Libraries Staff Flex Creative Muscles During Writing Workshop Series
November 5, 2019
Earlier this fall, Drexel Libraries staff had the opportunity to participate in a four-part writing workshop presented by colleagues from Drexel’s University Writing Program. Dan Driscoll, Associate Director for the University Writing Program, and Scott Warnock, Director for the University Writing Program, lead the sessions, and staff enjoyed discovering writing tips and exploring their creative sides.
During the workshop, Professors Driscoll and Warnock shared common approaches to writing and led brainstorming and content planning exercises to build staff writing skills and inspire them to develop new and exciting content for the Libraries’ blog and other communication channels. The final two sessions were dedicated writing workshops, during which staff had the opportunity to share work and receive helpful feedback from colleagues.
Enjoy some take-aways staff shared following the sessions:
—I really appreciated leaving the sessions with revised writing pieces.
—[I enjoyed] discovering what topics my colleagues find interesting and learning more about those topics and the projects they’re working on through reading and discussion during the workshops.
—Dan shared a tip during the last summary about writing a quick summary for each paragraph to help you analyze the flow or profession of your work. I will use that again.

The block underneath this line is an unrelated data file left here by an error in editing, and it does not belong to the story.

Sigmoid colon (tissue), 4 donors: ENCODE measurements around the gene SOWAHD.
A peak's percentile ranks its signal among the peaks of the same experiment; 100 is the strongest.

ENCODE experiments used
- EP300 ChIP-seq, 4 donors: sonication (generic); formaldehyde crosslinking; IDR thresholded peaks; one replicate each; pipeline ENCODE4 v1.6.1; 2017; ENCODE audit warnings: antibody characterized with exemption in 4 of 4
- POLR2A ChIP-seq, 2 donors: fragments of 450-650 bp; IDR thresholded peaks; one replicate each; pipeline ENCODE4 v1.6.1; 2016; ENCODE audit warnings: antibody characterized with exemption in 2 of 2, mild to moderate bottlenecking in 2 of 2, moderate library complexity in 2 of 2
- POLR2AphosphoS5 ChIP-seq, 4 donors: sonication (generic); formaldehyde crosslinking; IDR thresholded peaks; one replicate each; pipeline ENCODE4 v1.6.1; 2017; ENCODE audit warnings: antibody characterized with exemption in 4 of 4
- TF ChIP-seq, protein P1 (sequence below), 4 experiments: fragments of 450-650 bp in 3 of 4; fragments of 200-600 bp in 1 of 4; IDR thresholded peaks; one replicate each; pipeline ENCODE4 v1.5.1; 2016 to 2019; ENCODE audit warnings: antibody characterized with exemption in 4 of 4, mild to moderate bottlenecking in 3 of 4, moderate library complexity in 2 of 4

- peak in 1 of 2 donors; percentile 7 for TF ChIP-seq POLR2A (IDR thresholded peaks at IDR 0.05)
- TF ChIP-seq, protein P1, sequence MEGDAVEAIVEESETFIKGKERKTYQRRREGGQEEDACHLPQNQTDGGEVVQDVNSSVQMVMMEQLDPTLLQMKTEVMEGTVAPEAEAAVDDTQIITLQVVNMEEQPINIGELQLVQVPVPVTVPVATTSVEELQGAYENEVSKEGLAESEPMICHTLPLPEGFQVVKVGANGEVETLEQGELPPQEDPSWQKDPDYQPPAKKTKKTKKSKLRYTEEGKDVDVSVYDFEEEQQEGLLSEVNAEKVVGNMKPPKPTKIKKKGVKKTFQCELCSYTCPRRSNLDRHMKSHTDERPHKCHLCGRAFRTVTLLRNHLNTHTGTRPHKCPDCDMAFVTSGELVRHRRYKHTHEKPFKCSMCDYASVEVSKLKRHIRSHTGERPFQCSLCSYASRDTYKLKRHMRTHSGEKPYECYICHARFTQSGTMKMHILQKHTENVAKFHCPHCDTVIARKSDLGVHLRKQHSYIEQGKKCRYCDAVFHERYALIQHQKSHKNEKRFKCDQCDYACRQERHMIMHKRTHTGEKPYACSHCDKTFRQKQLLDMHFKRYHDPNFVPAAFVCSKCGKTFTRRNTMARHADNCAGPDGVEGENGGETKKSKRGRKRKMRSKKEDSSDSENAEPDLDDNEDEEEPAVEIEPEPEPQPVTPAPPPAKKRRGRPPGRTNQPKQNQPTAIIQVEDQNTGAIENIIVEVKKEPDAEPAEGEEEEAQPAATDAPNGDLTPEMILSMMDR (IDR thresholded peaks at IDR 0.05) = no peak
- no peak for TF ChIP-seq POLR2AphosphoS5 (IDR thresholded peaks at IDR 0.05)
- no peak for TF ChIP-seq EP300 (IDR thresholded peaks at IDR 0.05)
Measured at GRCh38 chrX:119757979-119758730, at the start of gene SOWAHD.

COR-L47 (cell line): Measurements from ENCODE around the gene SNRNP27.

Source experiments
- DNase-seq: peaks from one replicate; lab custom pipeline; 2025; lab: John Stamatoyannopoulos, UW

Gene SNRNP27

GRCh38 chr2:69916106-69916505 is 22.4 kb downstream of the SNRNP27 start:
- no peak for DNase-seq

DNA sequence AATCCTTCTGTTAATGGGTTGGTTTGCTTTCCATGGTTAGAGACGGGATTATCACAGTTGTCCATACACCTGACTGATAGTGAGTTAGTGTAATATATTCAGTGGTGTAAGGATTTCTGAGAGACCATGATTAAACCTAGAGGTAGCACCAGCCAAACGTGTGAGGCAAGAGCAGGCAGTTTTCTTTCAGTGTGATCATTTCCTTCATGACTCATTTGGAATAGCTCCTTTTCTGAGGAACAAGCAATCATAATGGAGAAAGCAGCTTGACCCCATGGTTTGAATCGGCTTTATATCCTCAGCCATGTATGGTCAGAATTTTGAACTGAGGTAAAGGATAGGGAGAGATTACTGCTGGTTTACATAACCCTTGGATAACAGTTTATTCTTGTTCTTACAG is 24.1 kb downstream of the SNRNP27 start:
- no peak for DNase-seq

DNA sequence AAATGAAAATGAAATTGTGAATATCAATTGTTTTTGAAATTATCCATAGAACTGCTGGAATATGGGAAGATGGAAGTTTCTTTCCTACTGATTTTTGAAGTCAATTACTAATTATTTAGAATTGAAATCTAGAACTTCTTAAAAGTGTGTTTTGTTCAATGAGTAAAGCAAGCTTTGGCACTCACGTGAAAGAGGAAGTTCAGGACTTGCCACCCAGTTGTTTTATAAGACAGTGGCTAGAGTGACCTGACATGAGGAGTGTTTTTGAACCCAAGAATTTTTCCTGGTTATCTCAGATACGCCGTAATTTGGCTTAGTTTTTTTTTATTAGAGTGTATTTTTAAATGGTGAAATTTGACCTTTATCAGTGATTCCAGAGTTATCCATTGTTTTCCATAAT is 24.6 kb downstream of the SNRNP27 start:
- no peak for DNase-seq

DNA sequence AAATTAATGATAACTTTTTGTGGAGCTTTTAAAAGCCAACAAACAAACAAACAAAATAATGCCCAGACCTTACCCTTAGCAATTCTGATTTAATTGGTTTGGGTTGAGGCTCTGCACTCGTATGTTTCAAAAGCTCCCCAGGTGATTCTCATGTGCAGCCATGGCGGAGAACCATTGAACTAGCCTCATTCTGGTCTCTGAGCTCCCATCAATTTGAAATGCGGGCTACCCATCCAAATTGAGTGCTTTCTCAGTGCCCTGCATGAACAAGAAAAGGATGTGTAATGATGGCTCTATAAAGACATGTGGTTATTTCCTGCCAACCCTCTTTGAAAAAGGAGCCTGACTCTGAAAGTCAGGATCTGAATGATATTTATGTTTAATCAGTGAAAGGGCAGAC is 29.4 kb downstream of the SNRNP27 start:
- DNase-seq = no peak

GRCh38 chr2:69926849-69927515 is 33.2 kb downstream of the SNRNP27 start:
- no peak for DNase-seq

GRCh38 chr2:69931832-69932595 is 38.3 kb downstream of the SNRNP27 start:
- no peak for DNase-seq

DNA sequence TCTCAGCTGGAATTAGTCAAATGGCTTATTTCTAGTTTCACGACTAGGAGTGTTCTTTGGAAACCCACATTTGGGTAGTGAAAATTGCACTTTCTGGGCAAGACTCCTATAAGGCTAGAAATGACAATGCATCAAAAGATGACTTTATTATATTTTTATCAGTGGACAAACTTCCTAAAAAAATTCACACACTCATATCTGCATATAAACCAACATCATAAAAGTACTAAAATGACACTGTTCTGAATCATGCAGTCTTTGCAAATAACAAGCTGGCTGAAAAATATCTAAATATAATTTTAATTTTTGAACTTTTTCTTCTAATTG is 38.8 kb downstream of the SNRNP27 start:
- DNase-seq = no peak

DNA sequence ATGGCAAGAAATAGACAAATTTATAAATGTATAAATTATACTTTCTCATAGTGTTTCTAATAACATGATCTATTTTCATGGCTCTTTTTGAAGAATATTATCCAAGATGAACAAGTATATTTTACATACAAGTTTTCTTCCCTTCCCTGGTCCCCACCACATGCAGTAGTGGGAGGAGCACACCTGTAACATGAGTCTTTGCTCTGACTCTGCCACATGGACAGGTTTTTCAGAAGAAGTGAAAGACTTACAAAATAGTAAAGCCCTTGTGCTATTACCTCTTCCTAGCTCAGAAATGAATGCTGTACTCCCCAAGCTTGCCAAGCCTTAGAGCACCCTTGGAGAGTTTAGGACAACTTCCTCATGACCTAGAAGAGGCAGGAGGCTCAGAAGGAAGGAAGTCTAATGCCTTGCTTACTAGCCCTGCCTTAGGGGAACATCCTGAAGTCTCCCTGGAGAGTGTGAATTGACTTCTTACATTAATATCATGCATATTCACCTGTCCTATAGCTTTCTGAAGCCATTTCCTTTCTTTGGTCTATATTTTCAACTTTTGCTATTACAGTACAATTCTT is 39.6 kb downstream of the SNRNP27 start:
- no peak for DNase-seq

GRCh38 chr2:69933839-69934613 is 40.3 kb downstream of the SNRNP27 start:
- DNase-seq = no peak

—Blogs (or any serial writing) need to be fed. Map out multiple topics in advance so you aren’t trying to think of content at the last minute.
—I tend to censor myself a bit when I write, being encouraged to avoid that (at least during my initial drafts) was useful. I also enjoyed the exercise dealing with writing clearly and simply during the fourth session.
The workshop series was an initiative that aimed to encourage staff to expand their writing skills to create content for the many venues the Libraries is exploring to communicate its contributions to the University. The presenters used blogging as a newer venue for sharing expertise and service information, but did so to introduce and remind participants of tips to organize thoughts, be aware of persona, and select fewer words for effective writing, regardless of communication channel. Aside from actual writing tips individuals may have gained, the development opportunity was valuable to the Libraries’ strategic efforts to strengthen its human resources.